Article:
It was just an ordinary press release, issued by one of the most sophisticated banking businesses in the world.

The headline was a shocker:
The 2015 Rabobank BBQ Index Reviews Commodities Fueling U.S. BBQ Prices.

With fear and trepidation, I began to read the story. A few lines in, though, I wanted to know whose hands to slap for the misleading headline. It wasn't about barbecue, it was about summertime grilling, that all-American, hot weather weekend tradition of burning meat outdoors. Barbecuing is a culinary art mastered by few; cooking 'low and slow,' not hot and fast. Rabobank should know the difference.

But, coming just before the Fourth, it did contain several nuggets that should annoy the outdoor beer and beef crowd. Folks might have to buy a cheaper six-pack to keep the same quality of beef on the grill.  Cost adjustments will have to be made somewhere, maybe ditch the chips or forget a few veggies.

Ross Colbert, Head of Food and Agribusiness Research at Rabobank, warned us all. He said popular commodities like beef, tomatoes and lettuce - the traditional fixings of the traditional burger - "have risen in price since 2014 from 6.2 to 7.3 percent. This is the second year in a row that we've seen substantial price increases for retail ground beef, the center of many American barbecues."

According to their Index, the average cost for feeding 10 people at a barbeque in 2004 was just $51.90. This year "expect to pay $68.22 before the first fireworks crackle."

The price of a pound of ground beef jumped 7% from last year's record amounts. During the past half decade, it has increased 80%, which Rabobank blamed a growing international demand for beef and "an inability for the market to keep up with the supply necessary for serving that demand."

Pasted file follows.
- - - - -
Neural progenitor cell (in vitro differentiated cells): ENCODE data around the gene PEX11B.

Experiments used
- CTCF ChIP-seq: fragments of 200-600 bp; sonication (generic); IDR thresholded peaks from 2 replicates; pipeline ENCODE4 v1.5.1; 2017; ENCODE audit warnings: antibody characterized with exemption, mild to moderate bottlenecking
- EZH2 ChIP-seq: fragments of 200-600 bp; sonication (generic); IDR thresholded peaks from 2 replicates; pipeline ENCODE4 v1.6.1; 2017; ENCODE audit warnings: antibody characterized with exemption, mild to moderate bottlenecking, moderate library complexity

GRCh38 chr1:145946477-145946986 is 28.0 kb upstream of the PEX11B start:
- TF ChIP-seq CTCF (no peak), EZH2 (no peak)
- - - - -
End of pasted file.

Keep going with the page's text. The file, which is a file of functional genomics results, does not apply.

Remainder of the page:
Their almost criminal suggestion for saving a few bucks this Saturday? Replace that burger with chicken. The price dropped by about 2%, saving about $2.00.  Expect that sacrifice to reduce your payout to $66.22.  Better to keep the beef and buy cheaper beer, I say.

Unless you’re a fan of craft beers, some of which cost as much as a really good wine, the cost of your average brew will remain about the same. That slice of cheese for your burger won't change much, either. Your buns will be costlier, due to wheat supply issues. Chip prices are also on the rise, after coming down in price in 2014.

The California drought helped create a significant boost in the cost of your veggies. Compared to last year, tomatoes are up by 6.8%, lettuce is up by 6.2%, and pickles by 3.6%. Fortunately, feeding the few lonely vegetarians and vegans in your family will still be the cheapest part of the weekend, though.

For the record, here's what Rabobank thinks the average adult will eat during that Fourth of July picnic.  No data supplied for mustard, ketchup, relish and other condiments.

  • Chips – 5 handfuls
  • Pickle – 1 pickle
  • Soda – 1 can of soda
  • Tomatoes –2 slices
  • Cheese – 2-3 slices
  • Bread –2 buns
  • Beef – 1 quarter pound burger
  • Chicken – 1 chicken sandwich
  • Ice Cream – 1-2 bowls per person
  • Lettuce – 1-2 leaves per person
  • Beer – two 12 oz cans per person

After feeding all that to his guests, a good host will set out a bowl of Alka Seltzer, Tums and Prilosec by the front door.